Joining us today, is Kate Marsden. A textile designer and fibre artist. I stumbled across her blog and instantly wanted to know more! I love textile art and SO wish I could do it myself.
I hope you enjoy her interview with us this week and like me, can’t wait for her new designs and collections!
✎ Tell us a little bit about yourself…
I’m a textile designer based in far South London. My designs are inspired by life in the city and in particular mid-century architecture and textile design.
✎ Where did your love for fabric and textiles come from? Do you have any upcoming Projects?
I can’t really remember when it started, but my love of fashion (which led me to study Fashion & Textiles at college) started at primary school when I first tried making clothes, and use to make fashion zines for my friends and generally drive them crazy with it!
I’m currently preparing for Thread Festival of Textiles at Farnham Maltings (26-27 September) and looking to apply for some fairs and markets on the run up to Christmas. I’m also working on some new designs and ideas for products.
✎ Whats a typical working day for you?
I tend to spend most of my time at the computer! Up until now I’ve had three nice long working days each week, while my son has been at nursery, but he starts school in September so I’m going to have to work around that (which could be fun!). I wrote a day in the life post for my blog in July, so you can see what my days (used to) look like there! http://madebymrsm.co.uk/2014/07/28/day-in-the-life-me/.
✎ For you, whats the best part of working in the craft industry?
✎ You’ve been featured on many blogs, recently including UK Handmade. Is there a dream collaboration or blog you’d love to work with?
My dream collaboration would probably be Liberty. I’ve already used their fabrics alongside mine in products, and I would love to be able to do more of this. A slot on their craft blog would be a dream too!
✎ And finally, what advice would you give to someone who is starting in the creative field?
Join Kate on Thursday 14th August to catch her tutorial on making a vintage fabric cushion. Feel free to check out more of Kates work on her blog or her Etsy Shop (she will be moving her shop to Folksy beginning of September)! You can also take a mooch on her Facebook, Twitter: @madebymrsm, Instagram: @madebymrsm and Pinterest.
There is a slight change of plan this week. Emily, who shared her interview with us on Tuesday, couldn’t do a tutorial for us today due to spending some time away. However, I didn’t want to leave you lovely readers without a project.
I can’t say I thought about this project for weeks. It was definitely a last minute idea, but a sweet one at that. Also, how fitting is it, what with Great British Bake Off last night?
As Emilys interview was about her life as an embroidery artist, I thought it only appropriate to carry that theme on this week. Today, I am sharing with you how to do a simple but cute embroidery project. Some people are instantly put off embroidery as its fiddly or time consuming or ‘what do you even stitch?!’. Well, I hope after this today, you will be inspired to pick up a sewing needle, grab some thread and do some sewing!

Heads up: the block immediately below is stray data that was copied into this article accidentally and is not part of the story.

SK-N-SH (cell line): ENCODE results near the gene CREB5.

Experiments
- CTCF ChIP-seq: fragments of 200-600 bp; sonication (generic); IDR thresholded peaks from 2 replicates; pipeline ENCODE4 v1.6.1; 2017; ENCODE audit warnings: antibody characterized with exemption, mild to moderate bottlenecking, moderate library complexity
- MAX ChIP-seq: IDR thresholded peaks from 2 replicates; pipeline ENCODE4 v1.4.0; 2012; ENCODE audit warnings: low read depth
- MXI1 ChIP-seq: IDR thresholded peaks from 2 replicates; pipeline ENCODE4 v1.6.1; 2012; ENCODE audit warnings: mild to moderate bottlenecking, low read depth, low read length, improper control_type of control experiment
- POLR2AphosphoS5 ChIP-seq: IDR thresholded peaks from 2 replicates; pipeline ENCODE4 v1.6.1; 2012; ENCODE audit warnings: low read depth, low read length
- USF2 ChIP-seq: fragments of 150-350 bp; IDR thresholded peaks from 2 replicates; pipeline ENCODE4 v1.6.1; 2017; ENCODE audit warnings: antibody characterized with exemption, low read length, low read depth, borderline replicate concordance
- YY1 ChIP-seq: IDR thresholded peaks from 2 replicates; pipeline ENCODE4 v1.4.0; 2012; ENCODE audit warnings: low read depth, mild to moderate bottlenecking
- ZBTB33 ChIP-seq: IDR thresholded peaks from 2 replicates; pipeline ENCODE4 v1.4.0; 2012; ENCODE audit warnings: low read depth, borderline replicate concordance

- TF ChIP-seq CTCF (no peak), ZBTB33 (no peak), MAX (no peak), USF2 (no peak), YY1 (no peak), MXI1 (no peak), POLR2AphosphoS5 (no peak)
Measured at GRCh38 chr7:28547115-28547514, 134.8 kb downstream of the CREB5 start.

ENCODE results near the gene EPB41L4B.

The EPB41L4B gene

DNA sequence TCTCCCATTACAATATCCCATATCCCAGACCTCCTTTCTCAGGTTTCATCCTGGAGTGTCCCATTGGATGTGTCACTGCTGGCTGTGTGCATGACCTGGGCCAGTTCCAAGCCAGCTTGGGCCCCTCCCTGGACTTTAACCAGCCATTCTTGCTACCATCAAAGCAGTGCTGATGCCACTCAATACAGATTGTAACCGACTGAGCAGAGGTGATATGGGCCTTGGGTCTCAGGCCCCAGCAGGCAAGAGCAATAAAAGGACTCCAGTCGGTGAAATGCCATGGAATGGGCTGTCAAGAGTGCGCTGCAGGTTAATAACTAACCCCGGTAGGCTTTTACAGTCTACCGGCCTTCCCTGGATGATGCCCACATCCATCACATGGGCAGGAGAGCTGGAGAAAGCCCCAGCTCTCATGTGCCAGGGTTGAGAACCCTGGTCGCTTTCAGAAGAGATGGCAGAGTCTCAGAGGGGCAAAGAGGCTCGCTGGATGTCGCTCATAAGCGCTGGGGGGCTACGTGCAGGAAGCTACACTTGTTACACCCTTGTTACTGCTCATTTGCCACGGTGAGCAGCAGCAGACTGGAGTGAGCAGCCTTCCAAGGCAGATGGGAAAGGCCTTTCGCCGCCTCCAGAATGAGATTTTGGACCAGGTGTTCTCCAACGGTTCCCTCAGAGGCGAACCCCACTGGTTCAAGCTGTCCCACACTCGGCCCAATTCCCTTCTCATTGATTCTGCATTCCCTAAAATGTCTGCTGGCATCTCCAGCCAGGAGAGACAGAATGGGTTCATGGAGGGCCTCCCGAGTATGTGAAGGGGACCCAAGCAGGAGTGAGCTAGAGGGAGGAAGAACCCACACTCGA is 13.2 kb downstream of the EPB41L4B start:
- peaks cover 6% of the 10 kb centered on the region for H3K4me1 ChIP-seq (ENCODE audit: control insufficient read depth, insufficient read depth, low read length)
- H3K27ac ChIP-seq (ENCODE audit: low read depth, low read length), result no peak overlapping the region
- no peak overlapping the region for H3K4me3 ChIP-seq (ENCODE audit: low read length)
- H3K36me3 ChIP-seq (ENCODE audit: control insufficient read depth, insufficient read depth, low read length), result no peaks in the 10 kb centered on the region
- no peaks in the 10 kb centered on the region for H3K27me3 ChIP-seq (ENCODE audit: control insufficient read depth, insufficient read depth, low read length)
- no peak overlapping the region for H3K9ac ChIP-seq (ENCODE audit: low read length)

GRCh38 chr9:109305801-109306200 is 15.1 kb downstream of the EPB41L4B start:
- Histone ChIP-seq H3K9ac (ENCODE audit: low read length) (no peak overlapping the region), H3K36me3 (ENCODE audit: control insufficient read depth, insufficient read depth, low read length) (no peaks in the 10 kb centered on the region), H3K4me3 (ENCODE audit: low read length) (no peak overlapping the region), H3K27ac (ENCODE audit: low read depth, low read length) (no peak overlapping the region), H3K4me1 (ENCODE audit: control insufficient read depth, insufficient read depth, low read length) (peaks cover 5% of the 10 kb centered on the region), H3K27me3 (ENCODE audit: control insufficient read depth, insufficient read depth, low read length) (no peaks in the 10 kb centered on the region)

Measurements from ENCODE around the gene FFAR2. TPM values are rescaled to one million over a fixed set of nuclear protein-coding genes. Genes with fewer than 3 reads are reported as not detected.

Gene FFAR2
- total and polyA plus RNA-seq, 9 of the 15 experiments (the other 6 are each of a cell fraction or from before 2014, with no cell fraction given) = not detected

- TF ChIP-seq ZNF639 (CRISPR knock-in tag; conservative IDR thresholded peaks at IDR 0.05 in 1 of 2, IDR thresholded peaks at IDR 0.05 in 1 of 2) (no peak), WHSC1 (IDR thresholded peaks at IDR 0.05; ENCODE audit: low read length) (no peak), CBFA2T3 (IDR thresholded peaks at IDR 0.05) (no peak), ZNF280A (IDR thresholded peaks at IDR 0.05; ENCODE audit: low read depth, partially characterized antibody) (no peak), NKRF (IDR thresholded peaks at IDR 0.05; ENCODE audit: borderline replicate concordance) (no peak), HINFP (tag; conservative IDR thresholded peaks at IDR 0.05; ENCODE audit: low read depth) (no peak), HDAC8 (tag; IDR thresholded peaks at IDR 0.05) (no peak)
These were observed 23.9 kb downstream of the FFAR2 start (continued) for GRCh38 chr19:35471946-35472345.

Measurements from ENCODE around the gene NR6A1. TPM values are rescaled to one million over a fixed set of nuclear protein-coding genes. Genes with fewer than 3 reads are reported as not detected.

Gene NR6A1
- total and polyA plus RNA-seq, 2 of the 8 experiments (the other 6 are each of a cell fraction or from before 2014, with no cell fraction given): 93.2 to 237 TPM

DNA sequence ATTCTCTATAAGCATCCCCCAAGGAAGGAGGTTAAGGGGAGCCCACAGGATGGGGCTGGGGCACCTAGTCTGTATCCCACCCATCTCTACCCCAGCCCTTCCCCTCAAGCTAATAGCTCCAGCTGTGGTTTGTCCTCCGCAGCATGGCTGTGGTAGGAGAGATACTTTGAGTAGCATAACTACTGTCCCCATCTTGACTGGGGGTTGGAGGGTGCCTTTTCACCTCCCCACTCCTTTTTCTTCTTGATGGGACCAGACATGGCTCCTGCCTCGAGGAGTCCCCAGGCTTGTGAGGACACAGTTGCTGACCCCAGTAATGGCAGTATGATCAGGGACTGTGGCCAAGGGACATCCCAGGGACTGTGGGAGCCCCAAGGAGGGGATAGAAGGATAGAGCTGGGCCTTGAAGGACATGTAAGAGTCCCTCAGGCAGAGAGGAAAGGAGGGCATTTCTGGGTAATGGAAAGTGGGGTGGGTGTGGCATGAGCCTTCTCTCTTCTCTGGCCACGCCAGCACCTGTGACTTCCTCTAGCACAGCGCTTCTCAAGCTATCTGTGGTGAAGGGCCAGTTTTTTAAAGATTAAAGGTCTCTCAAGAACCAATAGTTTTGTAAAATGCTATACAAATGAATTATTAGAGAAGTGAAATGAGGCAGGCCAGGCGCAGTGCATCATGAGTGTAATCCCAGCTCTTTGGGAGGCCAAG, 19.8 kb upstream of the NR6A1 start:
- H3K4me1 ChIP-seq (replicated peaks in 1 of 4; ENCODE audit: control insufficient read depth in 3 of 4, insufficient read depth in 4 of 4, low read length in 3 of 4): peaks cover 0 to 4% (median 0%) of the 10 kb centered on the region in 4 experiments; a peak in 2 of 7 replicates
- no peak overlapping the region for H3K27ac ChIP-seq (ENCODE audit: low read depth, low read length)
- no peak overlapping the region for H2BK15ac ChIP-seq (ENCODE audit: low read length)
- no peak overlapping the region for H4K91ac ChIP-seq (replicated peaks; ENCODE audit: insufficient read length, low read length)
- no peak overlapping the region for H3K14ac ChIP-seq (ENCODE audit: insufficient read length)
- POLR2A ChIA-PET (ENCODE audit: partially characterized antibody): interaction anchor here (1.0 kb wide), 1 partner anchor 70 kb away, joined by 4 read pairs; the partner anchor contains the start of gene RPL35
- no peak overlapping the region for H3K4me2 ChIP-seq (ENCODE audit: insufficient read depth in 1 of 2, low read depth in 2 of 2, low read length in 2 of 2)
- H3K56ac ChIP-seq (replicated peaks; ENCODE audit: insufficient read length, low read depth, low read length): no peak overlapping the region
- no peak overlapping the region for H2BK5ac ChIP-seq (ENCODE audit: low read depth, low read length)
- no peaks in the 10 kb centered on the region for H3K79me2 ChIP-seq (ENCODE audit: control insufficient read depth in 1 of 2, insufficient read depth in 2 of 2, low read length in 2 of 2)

For this you shall need these following supplies:
Embroidery thread (I use Anchor)
Hoop (mine is 6inch)
A design to sew onto the fabric
Completely lay out your fabric onto a flat surface and place your hoop in the corner. I suggest the corner as you then have the rest of your fabric to use, for other projects. You want to make sure that you have enough fabric for the hoop to work with, as when the fabric is placed in the hoop, the fabric will bunch. Always cut a little more than you think you will need. My fabric is roughly 9 x 8 inches for a 5/6 inch hoop. If unsure, always put the hoop together before you cut your fabric, to give you an idea of how much you need. Also, when you take the hoop off, you’re left with crease marks as a guideline.
Once your fabric is cut, grap the design you wish to use and find the right placement. This really is a ‘should it go here? or should it go there?’ step. Once you are happy, place the design under your fabric and trace. I used a pencil, as my fabric is quite thin and didn’t want it to leak through. If what you are using is nice and thick, go ahead and use a washable fabric pen!
When you’re ready, put your hoop in place. You want the bigger hoop to be at the top of your fabric, and the smaller hoop underneath. However, I have seen it the other way around if that works better for you.
Now, begin stitching! For a neater stitch, I find that a backstitch works best. This way you have no gaps in between the stitches and it follows your work nicely.
As I finished sewing the delicious looking biscuits, I felt it was lacking something. So, I added some text to go with it. This is freehand, but can always trace another design.
And ta-dah! There you have a one of a kind embroidery project! Something like this would look perfect in the kitchen as a decoration or if you know someone who has a bit of a biscuit addiction, it would make a perfect gift!
Thank you for joining me today and if you wish to see Emilys interview, you can click here. Next Tuesday, we will have Kate Marsden, who is a textile designer and fibre artist.